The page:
I liked it when it was called “48 Hours” … and was good
There’s an ominous feeling when you watch Bullet to the Head, based off a French graphic novel called “Du Plomb Dans La Tete” by Alexis Nolent (which roughly translates to the film’s title, apparently). It’s one of those films you could’ve sworn you’ve seen before but since it’s a new release you can’t quite pick out where exactly this feeling of déjà vu is coming from. And then it hits you.
Bullet to the Head is every ‘80s action buddy comedy meshed into one painfully unfunny, neutered action film that somehow manages to waste a fairly talented cast.
It’s a simple plot. Jimmy (Sylvester Stallone) is a hitman with a long record and a code of conduct. When he completes a job with his partner (Jon Seda) they plan to walk away. Why? Because Jimmy let a hooker live when anyone else would’ve killed her as well as the target. His name should be “Cannon Fodder” though because he’s promptly killed by an axe mercenary (Jason Momoa) that also nearly kills Jimmy. He’s working for a crooked attorney (Christian Slater) and a crippled former African dictator (Adewale Akinnuoye-Agbaje), of course, who have designs on making a fortune the crooked way in New Orleans. Throw in the one cop that isn’t crooked (Sung Kang) looking to bring down the same people that tried to murder Jimmy, and Jimmy’s daughter (Sarah Shahi) as a convenient plot device, and you have all the requisites of a buddy action comedy.
The problem is that it’s not funny, especially considering it’s trying to openly copy 48 Hours in all the wrong ways.
48 Hours worked because Eddie Murphy and Nick Nolte had remarkable chemistry, of course, but also because they pushed the limits of what the white Nolte would say to the African-American Murphy. You couldn’t make that film today, of course, because of the sheer volume of racist things that Nolte got away with then. Stallone seems to be trying to ape Nolte in that film by using as many generic Asian slurs and stereotype jokes to Kang as he can. Unfortunately there’s no sting to them because there isn’t the edge to it that Nolte had back then. Stallone is just making jokes that would find their way into any schlocky stand-up comedian’s act. It’s a pale imitation, not all that surprising considering Walter Hill directed that film as well, and that’s what the film feels like as a whole: a pale imitation of better films.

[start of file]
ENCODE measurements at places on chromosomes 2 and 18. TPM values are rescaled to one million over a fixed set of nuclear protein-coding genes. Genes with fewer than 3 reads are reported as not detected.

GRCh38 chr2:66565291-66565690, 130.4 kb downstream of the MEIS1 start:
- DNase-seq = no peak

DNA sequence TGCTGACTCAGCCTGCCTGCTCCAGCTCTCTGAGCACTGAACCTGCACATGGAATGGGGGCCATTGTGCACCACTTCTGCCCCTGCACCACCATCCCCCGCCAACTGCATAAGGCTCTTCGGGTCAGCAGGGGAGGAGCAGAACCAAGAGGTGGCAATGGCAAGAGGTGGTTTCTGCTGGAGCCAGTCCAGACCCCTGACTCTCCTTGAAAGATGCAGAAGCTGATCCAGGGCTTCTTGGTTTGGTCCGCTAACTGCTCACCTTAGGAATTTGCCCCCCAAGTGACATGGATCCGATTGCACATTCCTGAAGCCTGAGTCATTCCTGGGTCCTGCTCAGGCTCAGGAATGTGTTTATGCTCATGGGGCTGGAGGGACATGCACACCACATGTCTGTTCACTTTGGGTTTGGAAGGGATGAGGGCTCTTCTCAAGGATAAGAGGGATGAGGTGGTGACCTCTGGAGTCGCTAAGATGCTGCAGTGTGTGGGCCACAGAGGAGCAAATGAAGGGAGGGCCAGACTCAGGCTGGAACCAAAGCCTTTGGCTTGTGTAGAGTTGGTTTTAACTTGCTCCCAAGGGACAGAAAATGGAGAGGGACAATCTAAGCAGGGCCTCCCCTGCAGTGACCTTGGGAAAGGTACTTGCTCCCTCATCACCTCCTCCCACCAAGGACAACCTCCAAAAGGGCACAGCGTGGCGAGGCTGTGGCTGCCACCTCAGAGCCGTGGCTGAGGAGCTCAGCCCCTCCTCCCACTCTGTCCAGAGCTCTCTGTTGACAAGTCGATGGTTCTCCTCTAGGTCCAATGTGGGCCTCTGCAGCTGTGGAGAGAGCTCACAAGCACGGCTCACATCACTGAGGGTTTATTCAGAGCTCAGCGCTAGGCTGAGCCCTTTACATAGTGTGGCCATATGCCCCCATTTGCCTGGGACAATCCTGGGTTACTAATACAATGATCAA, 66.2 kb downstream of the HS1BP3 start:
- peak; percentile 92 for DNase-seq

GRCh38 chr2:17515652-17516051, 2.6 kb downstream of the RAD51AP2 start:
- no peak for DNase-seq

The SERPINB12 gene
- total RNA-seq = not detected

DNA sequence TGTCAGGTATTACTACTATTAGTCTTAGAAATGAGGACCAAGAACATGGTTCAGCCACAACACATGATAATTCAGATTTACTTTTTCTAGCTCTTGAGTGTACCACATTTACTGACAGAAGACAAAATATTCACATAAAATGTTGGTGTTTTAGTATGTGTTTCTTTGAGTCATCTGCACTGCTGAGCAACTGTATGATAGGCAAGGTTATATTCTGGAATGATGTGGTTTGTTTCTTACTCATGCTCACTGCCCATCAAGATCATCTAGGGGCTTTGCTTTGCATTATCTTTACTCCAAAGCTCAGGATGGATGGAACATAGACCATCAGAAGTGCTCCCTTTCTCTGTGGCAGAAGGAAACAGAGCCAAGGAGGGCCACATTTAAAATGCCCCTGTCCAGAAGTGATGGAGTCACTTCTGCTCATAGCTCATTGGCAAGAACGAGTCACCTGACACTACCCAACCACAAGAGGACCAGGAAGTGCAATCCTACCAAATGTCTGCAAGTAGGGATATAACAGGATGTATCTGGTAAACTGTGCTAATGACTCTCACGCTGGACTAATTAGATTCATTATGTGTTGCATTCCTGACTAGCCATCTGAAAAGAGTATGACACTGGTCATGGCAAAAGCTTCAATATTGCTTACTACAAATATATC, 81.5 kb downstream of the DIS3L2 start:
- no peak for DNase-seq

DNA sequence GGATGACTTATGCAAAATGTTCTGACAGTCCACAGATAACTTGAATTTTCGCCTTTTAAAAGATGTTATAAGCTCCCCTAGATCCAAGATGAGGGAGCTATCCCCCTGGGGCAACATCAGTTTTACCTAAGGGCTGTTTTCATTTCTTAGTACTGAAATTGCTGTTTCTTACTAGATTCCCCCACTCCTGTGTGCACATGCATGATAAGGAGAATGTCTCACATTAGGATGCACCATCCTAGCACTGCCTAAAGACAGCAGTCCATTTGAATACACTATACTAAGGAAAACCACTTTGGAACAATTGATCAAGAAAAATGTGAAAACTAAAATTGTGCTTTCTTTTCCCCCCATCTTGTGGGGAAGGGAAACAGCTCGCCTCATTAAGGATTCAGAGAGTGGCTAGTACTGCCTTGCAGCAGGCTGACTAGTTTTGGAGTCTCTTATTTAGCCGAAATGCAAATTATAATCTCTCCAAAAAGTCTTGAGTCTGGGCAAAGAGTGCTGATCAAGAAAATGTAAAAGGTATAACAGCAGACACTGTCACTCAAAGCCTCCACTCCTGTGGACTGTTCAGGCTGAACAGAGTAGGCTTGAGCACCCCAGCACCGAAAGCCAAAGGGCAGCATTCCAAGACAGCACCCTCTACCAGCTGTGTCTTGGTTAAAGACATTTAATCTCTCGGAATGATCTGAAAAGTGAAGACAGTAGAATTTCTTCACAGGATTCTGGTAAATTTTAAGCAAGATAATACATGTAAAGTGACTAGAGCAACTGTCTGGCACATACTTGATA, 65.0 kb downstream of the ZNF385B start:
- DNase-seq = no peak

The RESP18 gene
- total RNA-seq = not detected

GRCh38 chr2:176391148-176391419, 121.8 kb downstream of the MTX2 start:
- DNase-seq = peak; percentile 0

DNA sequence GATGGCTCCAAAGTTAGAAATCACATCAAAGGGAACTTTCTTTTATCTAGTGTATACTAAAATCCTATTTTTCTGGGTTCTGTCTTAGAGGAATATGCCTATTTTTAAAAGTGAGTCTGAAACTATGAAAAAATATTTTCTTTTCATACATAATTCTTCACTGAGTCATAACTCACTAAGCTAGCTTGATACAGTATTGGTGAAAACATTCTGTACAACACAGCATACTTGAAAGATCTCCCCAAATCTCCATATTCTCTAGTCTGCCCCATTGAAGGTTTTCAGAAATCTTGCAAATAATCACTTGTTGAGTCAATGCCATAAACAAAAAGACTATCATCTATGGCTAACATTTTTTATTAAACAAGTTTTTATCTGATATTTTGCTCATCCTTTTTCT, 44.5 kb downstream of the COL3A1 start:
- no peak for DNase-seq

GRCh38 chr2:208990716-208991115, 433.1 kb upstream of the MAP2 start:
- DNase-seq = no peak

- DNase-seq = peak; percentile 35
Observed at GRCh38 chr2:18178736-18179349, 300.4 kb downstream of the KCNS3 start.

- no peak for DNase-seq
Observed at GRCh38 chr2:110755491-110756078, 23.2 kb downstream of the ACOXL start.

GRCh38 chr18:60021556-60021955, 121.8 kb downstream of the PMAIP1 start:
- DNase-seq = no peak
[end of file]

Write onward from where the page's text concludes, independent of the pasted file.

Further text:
There’s nothing in this film we haven’t seen before and seen done better. The film’s lone bright spot is Jason Momoa, who redeems the Baywatch Conan he gave to the masses several years ago with a heavy who’s full of menace. He doesn’t have a lot of depth, of course, but he’s sufficiently evil enough to make it somewhat interesting. His sheer physical size makes him a fun matchup against a Stallone who came into the film in remarkable physical shape as always.
Bullet to the Head had fairly substantial problems in post-production and it shows. This is a film that feels like it’s half way complete, like a work print that still needed a couple months of judicious editing before it was ready to be released.
Director: Walter Hill Writer: Walter Hill and Alessandro Camon based on “Du Plomb Dans La Tete” by Alexis Nolent Notable Cast: Sylvester Stallone, Sung Kang, Jason Momoa, Christian Slater, Sarah Shahi, Jon Seda, Adewale Akinnuoye-Agbaje
Scott Sawitz is an Inside Pulse original. He's also been featured on The Ultimate Fighter.com, Fox Sports.com, Nerdcore Movement.com, CagePotato.com, Inside Fights.com and Film Arcade.net (among others).